Wednesday, April 13, 2005

Aerobic exercise like walking can improve memory power

March 21, 2005
Provided by: Canadian Press

TORONTO (CP) - That old saying "use it or lose it" is taking on a whole new meaning when it comes to retaining the ability to remember and to focus attention as we age. In fact, research suggests that exercising both body and brain can turn that adage into "use it and gain it."

A recent U.S. study has found that older people who engage in simple aerobic exercise like walking have improved function in areas of the brain responsible for memory and attention - in part because of an expansion in brain tissue volume.

"We see increases in volume in different brain regions, and these are in 70-year-old brains," said Art Kramer, a psychologist and neuroscientist at the University of Illinois, who presented his findings Monday to a conference on aging and attention in Toronto. "And 10 years ago, I don't think people would have expected this. It was all downhill, not uphill."

In the 2004 study, Kramer and a large research team enrolled 60 healthy but unfit adults aged 60 to 80 for a six-month exercise program. Half began walking for 15 minutes, three times a week, and gradually increased their time to 60 minutes. The other group did toning and stretching exercises for six months.

The researchers then used magnetic resonance imaging to look at brain structure and function in both groups.

"We found that the group that got the aerobic training - the walking further and faster - improved the efficiency of neural networks that support attentional and memory processes," Kramer said. "That was due in part to increased brain volume . . . both in terms of grey matter and white matter." Grey matter consists of brain cells, or neurons, while white matter is made up of nerve fibres.

Kramer said the study could not determine whether the increased brain volume means that participants grew new brain cells - although animal studies have shown that exercise can lead to neuron growth - but he suggested there may have been at least a boost in synapses, or connections between nerve cells, and in blood vessels supplying oxygen to the brain.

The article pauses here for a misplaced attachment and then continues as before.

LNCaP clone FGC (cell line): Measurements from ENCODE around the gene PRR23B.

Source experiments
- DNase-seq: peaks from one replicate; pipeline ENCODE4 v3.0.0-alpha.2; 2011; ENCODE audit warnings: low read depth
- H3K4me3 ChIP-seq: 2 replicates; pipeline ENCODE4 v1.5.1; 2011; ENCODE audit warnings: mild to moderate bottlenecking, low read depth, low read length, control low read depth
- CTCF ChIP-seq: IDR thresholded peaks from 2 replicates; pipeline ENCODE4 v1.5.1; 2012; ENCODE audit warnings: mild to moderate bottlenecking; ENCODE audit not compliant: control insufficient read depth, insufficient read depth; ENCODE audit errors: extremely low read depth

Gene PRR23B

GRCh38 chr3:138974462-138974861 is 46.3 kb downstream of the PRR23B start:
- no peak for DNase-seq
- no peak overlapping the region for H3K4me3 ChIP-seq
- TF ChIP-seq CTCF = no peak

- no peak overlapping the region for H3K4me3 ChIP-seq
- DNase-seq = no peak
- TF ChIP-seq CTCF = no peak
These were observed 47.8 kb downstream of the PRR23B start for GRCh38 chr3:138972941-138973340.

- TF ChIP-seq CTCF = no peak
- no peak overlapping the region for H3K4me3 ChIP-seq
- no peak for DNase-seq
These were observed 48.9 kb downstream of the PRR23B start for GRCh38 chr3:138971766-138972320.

The exercise group also had better short-term memory and an improved ability to focus on important information while excluding confusing or irrelevant stimuli around them, compared to the non-aerobic group, he said.

Another program in which Kramer was involved, with researchers at Johns Hopkins University in Baltimore, recruited seniors with low socio-economic status and poor education, "who weren't very engaged in life," to train as teaching assistants for primary school students.

Called the Exercise Corps, the volunteers in their 60s and 70s trained for two months to help kids with literacy and arithmetic as well as helping out in the library. They worked in Baltimore's inner-city schools for a minimum of 15 hours a week for six months.

"These were people who often stayed at home and didn't do much, watched the television," Kramer said. By the end of the study, the participants were showing changes in brain function, underscoring previous studies which show that having friends and social interaction leads to more successful aging and less decrease in memory and attention.

"This is a group that has a high transition rate to dementia because there's so little stimulation in their lives. And all of a sudden, their lives are transformed by this quasi-volunteer opportunity."

Kramer is also involved with General Motors in testing devices that would help older drivers react more quickly to avoid collisions caused by vehicles coming at them from ahead or the side, such as a car crossing an intersection against a red light.

Testing of volunteers aged 18 to 80, who were put into tough driving situations using vehicle simulators, found that "proximity warning devices" decreased older drivers' response time by about 30 per cent.

The devices include flashing LED displays on the dashboard and blasts of sound that indicate from which direction the object is approaching, he said. "They're devices that can provide you sort of an advance warning that maybe you should do something - hit your brake or accelerate or turn the steering wheel one way or the other to avoid a collision."

The two-day Rotman Research Institute conference ends Tuesday.


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